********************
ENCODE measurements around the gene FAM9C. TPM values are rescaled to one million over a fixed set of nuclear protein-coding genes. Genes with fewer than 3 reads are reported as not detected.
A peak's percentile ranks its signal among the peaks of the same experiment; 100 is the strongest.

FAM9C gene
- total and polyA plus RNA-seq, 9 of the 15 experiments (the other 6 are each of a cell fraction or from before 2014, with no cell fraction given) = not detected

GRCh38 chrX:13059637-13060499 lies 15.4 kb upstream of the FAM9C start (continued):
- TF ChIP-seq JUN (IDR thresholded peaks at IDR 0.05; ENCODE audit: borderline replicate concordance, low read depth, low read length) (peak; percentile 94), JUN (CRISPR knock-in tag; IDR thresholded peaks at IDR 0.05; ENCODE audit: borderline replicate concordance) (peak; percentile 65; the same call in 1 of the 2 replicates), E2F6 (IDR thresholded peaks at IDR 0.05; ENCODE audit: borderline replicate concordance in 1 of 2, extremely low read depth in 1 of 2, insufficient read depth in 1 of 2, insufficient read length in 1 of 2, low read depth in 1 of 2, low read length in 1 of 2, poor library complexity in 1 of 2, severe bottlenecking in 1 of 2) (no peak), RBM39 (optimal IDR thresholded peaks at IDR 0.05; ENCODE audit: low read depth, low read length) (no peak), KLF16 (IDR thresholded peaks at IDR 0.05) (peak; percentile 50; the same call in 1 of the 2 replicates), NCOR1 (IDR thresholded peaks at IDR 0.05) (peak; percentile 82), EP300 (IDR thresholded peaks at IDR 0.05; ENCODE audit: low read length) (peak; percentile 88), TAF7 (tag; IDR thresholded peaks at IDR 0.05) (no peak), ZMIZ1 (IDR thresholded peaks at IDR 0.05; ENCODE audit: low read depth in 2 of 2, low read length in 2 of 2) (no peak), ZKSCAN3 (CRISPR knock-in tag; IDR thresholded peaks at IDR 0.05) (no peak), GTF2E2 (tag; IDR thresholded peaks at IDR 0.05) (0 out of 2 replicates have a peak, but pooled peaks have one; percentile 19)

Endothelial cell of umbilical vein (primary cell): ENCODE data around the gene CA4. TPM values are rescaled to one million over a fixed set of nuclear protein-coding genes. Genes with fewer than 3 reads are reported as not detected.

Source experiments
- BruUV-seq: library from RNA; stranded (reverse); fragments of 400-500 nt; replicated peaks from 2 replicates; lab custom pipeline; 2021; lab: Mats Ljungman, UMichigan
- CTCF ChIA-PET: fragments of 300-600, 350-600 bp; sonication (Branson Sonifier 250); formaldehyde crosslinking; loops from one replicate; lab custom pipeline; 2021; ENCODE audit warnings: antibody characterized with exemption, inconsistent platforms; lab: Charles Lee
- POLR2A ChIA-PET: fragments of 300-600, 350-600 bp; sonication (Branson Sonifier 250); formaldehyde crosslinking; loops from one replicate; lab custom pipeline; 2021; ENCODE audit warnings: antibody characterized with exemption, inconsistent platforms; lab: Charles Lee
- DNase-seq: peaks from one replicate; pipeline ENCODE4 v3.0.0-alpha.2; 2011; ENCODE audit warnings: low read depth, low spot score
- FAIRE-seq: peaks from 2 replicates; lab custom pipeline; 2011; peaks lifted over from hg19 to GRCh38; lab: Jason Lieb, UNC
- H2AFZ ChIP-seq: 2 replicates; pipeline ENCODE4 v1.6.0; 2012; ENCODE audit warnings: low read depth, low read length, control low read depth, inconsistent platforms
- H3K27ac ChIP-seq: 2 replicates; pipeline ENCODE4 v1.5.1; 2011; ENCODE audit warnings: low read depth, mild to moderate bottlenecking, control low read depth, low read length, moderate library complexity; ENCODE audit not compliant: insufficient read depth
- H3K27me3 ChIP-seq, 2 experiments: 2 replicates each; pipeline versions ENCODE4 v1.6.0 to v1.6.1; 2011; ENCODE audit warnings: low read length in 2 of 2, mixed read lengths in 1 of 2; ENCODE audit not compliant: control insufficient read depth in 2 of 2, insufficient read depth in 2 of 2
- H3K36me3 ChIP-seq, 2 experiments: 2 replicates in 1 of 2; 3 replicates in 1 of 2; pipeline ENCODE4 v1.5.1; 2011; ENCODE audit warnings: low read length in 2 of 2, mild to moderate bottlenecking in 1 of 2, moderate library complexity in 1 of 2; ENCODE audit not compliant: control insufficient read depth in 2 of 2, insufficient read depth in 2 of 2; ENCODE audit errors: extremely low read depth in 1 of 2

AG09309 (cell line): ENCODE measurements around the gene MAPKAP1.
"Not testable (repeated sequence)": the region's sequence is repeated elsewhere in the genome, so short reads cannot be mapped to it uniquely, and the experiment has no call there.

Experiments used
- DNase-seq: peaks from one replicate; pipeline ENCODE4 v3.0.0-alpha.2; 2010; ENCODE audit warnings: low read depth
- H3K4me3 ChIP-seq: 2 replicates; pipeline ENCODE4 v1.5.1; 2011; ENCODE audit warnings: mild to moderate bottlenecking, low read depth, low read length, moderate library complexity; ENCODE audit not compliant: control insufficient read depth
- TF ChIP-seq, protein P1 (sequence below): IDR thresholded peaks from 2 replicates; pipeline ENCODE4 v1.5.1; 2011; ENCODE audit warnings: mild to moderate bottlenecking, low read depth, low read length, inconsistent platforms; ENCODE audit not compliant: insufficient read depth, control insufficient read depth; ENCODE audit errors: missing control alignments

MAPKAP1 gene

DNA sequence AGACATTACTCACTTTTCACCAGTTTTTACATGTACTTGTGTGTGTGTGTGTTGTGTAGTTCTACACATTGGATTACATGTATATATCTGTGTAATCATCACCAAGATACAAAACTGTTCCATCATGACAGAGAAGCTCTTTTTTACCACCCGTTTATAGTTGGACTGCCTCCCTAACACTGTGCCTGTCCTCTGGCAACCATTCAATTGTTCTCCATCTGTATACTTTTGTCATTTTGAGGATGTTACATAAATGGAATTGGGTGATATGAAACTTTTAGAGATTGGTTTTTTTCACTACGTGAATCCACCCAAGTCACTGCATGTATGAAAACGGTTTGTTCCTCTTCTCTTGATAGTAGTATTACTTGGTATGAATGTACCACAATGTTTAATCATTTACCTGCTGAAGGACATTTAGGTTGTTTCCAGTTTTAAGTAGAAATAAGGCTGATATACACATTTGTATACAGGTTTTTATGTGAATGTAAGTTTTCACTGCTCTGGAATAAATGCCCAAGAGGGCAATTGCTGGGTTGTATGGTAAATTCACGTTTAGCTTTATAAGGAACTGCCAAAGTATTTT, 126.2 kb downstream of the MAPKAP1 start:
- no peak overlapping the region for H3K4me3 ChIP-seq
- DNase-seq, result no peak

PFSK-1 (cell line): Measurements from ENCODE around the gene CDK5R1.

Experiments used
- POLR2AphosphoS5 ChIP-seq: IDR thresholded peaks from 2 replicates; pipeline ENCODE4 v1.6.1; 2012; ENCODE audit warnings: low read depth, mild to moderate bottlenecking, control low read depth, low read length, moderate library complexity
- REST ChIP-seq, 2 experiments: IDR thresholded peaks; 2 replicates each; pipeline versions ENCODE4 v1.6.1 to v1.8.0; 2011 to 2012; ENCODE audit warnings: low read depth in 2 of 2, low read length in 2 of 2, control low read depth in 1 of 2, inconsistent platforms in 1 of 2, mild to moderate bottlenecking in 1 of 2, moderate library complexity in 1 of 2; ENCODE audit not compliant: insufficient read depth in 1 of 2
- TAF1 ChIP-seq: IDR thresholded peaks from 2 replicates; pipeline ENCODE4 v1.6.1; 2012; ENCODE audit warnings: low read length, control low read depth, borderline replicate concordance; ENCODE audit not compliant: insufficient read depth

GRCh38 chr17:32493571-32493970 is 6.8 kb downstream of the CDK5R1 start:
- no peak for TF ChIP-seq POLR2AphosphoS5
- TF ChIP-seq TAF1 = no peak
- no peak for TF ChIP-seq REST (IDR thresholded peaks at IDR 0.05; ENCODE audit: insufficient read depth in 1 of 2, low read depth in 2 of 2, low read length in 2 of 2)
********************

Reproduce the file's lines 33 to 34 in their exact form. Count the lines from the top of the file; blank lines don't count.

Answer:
GRCh38 chr17:32493571-32493970 is 6.8 kb downstream of the CDK5R1 start:
- no peak for TF ChIP-seq POLR2AphosphoS5